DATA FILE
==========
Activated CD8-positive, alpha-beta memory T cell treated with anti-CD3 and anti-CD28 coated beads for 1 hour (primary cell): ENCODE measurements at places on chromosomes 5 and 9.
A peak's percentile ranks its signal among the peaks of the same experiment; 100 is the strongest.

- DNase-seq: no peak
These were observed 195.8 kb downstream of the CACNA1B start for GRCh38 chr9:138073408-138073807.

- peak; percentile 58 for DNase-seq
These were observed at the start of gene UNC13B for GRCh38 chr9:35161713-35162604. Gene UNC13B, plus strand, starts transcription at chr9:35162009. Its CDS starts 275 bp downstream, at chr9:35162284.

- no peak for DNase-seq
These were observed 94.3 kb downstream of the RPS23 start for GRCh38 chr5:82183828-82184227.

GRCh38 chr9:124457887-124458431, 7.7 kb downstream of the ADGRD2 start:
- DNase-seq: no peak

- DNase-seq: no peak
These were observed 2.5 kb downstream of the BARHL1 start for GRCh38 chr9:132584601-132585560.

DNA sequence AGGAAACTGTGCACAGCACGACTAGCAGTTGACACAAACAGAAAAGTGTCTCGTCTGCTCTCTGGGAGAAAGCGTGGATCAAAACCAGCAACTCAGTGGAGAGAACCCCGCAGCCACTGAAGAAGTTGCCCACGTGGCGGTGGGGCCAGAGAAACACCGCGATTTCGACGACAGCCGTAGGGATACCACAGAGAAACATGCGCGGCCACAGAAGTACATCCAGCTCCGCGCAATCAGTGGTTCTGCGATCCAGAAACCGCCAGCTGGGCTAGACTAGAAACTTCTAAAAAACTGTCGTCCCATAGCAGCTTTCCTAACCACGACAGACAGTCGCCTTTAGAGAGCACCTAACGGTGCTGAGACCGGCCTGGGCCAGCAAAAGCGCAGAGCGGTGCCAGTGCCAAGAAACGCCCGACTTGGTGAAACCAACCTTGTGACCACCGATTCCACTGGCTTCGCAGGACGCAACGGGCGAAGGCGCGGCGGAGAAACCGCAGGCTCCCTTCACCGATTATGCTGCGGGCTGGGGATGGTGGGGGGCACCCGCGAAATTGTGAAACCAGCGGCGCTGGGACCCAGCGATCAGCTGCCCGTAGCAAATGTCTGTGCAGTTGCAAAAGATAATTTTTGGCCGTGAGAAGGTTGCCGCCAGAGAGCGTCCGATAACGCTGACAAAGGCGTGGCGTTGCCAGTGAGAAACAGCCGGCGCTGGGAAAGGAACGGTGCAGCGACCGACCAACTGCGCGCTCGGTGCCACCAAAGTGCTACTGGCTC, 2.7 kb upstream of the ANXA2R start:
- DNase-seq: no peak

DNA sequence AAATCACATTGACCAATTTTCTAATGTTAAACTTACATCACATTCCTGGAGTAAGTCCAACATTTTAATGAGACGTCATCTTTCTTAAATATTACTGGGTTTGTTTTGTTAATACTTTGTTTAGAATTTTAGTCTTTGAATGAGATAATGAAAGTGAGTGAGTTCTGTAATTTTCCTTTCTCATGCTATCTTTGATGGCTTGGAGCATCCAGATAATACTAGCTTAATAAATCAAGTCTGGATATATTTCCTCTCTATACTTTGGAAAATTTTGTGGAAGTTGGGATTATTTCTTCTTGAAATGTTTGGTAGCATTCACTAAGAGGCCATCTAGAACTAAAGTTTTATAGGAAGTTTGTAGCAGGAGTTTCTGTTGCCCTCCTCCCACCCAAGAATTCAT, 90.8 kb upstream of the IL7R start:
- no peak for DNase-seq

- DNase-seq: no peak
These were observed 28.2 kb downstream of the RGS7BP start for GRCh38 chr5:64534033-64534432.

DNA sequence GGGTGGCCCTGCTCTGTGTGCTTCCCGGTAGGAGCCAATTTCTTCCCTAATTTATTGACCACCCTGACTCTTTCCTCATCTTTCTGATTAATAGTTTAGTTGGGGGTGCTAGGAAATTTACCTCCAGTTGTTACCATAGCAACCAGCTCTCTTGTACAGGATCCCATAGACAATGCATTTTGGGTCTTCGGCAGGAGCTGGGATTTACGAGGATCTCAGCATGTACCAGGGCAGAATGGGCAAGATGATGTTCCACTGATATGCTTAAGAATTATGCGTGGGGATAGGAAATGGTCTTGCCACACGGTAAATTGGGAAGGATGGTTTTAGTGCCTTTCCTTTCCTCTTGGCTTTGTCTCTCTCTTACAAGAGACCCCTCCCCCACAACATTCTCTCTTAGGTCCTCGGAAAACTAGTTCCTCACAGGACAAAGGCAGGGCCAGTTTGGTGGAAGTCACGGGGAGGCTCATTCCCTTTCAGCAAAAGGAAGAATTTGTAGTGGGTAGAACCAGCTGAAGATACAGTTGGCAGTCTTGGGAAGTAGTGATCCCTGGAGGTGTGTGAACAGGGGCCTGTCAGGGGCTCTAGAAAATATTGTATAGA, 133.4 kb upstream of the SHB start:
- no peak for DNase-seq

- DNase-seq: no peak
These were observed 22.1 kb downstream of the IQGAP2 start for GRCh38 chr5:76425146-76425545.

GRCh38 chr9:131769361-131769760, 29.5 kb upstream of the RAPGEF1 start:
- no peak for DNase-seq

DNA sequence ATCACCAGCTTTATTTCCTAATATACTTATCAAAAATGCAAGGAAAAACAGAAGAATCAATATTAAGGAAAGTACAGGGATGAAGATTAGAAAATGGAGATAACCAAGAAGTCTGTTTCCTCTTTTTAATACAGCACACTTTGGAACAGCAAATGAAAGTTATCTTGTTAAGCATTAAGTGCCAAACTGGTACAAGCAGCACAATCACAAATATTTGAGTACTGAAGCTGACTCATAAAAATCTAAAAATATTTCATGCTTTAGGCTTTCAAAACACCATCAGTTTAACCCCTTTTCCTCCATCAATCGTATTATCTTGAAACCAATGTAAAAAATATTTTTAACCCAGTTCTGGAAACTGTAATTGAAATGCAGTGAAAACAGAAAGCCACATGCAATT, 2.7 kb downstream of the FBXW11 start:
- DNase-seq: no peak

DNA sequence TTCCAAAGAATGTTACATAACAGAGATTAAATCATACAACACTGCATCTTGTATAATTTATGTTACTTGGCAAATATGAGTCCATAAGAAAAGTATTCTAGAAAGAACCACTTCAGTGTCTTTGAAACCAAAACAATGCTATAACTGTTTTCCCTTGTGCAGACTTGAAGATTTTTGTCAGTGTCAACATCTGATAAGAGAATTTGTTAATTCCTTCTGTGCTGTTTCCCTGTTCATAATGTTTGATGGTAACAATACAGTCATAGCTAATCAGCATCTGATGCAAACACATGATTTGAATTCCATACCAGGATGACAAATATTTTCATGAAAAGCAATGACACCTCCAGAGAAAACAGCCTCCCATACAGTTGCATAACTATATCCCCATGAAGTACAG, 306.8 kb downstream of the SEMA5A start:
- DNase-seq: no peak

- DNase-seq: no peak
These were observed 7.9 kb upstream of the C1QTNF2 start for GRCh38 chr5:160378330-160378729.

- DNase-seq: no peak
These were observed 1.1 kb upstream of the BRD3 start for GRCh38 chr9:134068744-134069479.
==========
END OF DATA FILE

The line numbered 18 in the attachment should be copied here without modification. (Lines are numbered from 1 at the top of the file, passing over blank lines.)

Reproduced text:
These were observed 28.2 kb downstream of the RGS7BP start for GRCh38 chr5:64534033-64534432.